June 13th is National Cucumber Day. In the U.S., cucumbers are eaten raw as crudités, in green salads, as pickles, and as sushi rolls (kappa maki).
But what else can you do with them? Here are nine more ways to go.
While it is natural to buy the largest cucumbers to “get your money’s worth,” smaller cucumbers are more tender.
Should you peel them? It’s a question of how tough the peel is. Chew a slice with the peel on to decide. One of the things that we like to do is make vertical stripes with a vegetable peeler.
Fancy cooks have long used cucumber slices as a base for hors d’oeuvre, instead of bread or crackers. Just add the topping.
With thicker slices, you can scoop out a well in the center to stuff crab salad, goat cheese, etc.
Or, make cucumber stacks: “sandwich” bites filled with chicken salad, hummus, olive cream cheese or whatever you like.
Here are two recipes to start you off:
Use cucumbers in cocktails and non-alcoholic drinks. Serve cucumber water often!
The details and recipes are here.
Make cucumber sorbet or ice pops. There are many recipes for both, accenting with coconut water, lemon, lime, matcha tea or mint.
Here’s a recipe to start you off (photo #5).
You don’t need to put them up in Mason jars: Recipes for quick pickles abound.
By changing spices and vinegars, you can create delightful “signature pickles.”
Look at your spice shelf, pass by the conventional pickling spices and go for it. Cayenne? Cumin? Curry?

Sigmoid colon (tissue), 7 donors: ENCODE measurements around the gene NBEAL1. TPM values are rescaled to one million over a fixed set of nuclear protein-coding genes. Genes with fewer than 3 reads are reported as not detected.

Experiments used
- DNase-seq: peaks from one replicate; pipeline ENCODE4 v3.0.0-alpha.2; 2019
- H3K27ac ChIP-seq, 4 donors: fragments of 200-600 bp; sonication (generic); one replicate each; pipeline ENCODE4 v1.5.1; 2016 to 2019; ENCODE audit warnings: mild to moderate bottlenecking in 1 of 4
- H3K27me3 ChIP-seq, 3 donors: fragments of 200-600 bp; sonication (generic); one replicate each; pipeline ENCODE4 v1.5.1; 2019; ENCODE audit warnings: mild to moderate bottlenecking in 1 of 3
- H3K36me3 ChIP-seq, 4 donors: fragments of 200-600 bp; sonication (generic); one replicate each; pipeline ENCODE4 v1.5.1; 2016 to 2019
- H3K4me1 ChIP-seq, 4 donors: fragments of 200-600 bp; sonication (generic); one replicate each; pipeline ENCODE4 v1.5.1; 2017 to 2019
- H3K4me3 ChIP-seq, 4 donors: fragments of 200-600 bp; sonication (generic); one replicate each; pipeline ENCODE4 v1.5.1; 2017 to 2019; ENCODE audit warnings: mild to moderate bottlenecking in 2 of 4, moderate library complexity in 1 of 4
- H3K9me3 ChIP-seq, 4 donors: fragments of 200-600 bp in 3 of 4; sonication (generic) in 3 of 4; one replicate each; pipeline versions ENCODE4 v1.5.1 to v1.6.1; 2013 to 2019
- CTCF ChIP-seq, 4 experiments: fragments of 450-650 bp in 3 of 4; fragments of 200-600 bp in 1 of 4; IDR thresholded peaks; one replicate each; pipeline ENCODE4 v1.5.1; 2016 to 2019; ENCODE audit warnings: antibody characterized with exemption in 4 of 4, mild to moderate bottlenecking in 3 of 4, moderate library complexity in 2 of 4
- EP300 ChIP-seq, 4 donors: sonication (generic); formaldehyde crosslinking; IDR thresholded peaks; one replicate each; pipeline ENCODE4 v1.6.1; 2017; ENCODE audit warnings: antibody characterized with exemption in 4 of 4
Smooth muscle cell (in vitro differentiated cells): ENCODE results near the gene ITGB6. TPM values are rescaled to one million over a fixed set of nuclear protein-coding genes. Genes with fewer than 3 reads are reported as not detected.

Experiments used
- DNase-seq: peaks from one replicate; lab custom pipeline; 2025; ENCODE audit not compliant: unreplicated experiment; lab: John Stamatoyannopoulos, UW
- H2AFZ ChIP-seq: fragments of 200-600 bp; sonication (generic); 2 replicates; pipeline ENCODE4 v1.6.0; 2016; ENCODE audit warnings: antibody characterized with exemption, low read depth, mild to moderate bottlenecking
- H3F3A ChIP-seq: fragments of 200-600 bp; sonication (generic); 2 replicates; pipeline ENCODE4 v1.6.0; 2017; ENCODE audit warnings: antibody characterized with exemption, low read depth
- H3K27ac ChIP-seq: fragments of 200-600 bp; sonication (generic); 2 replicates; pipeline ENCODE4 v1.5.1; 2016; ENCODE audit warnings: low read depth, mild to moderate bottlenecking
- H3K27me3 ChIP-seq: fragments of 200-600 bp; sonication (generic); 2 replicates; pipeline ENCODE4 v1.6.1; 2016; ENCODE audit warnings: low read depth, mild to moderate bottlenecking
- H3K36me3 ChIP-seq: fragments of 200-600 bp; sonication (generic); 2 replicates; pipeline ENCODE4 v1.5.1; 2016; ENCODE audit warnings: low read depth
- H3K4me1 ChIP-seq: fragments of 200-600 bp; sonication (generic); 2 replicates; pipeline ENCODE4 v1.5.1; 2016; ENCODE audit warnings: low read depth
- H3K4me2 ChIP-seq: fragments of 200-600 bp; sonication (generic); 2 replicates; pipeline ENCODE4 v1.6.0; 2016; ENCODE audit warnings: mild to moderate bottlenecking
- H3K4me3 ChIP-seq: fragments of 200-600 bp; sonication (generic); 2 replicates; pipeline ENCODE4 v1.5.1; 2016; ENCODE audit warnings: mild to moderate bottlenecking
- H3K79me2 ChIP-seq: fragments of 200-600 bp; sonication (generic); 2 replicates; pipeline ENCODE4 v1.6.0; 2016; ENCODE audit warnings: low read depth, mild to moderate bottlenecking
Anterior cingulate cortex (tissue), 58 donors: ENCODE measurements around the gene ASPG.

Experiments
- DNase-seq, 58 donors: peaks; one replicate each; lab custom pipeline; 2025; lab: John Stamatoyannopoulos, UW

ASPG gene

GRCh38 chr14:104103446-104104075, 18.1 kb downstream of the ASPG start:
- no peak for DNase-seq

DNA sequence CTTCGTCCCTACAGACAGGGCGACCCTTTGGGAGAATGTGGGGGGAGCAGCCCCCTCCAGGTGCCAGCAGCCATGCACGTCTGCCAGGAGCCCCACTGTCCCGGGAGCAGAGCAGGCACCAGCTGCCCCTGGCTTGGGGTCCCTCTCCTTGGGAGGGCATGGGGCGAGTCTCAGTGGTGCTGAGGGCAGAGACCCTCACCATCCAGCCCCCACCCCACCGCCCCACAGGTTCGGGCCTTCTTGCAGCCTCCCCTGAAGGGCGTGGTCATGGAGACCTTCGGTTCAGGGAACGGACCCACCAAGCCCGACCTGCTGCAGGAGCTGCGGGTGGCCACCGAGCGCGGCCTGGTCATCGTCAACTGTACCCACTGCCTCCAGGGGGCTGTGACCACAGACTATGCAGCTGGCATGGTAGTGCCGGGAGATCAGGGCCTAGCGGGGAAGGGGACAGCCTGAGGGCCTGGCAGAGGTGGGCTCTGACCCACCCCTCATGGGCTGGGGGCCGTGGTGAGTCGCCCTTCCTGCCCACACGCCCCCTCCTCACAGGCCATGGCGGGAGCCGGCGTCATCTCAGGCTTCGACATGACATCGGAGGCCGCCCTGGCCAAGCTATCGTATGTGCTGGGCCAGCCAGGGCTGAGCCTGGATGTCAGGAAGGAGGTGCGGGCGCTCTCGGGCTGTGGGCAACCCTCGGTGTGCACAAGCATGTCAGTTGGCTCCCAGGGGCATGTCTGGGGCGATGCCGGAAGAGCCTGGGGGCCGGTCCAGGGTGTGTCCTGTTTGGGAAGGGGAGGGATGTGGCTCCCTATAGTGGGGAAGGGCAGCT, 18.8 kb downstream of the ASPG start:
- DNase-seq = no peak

Cucumber sandwiches on buttered bread are a perennial feature of afternoon tea. Use good butter and bread, and they’re delicious.
Use cucumber slices like iceberg lettuce, to add crunch to a sandwich.
Cucumber and yogurt are served as sides to grilled meats. The two most famous:
You can thin either of these for dips.
You can grill cucumbers, stuff and bake them, or dredge them in cornmeal and fry them. Serve those with lemon wedges and ketchup!
Chilled cucumber soup, like vichyssoise, has long been made in France with a base of cream.
With the growth of yogurt fans in the 1980s, Americans have embraced soups with a yogurt base.
Leave the salad greens behind, and create salads with cucumbers and vinegar.
Israeli salad, a combination of cucumbers, tomatoes, onions and parsley, is one of our favorites (here’s a recipe)
Asian cucumber salads are sweet-and-sour. Try this recipe for starters.
Our own recipe for Greek-style cucumber salad: thinly-sliced tomatoes, marinated in wine vinegar; thinly-sliced red onion; halved cherry tomatoes; drizzled with olive oil and topped with kalamata olives and diced feta.
We keep containers of it in the fridge all summer long. If you store it, hold the feta until you’re ready to serve.
And those of you with spiralizers: Make cucumber “zoodle” salad.
The cucumber originated in India and was cultivated more than 4000 years ago. Easy to cultivate, it spread to other parts of the Pacific.
By the first century B.C.E., it was traded to ancient Greece, Rome, the Middle East, and to modern-day Bulgaria and Serbia.
The march of the cucumber was global. It is the fourth most widely cultivated vegetable in the world [source].
The Roman Emperor Tiberius (14 B.C.E. – 16 C.E.) ate cucumbers every day of the year. Special gardens were tended just for his vegetables. In the winter, the cucumbers were grown on bed frames or wheeled carts that were moved around to follow the sun, and brought indoors at night for warmth.
(The first practical greenhouse was invented by the French botanist Charles Lucien Bonaparte during the 1800s, to grow medicinal tropical plants.)
Because it is such a prolific grower (one vine grows many cukes), the vegetable was inexpensive and accessible to both the wealthy and peasants. In addition to eating, cucumbers were widely used as medicinal remedies.
After the fall of Rome, cucumbers receded for a long period, resurfacing in France at the court of Charlemagne in the late 8th and 9th centuries.
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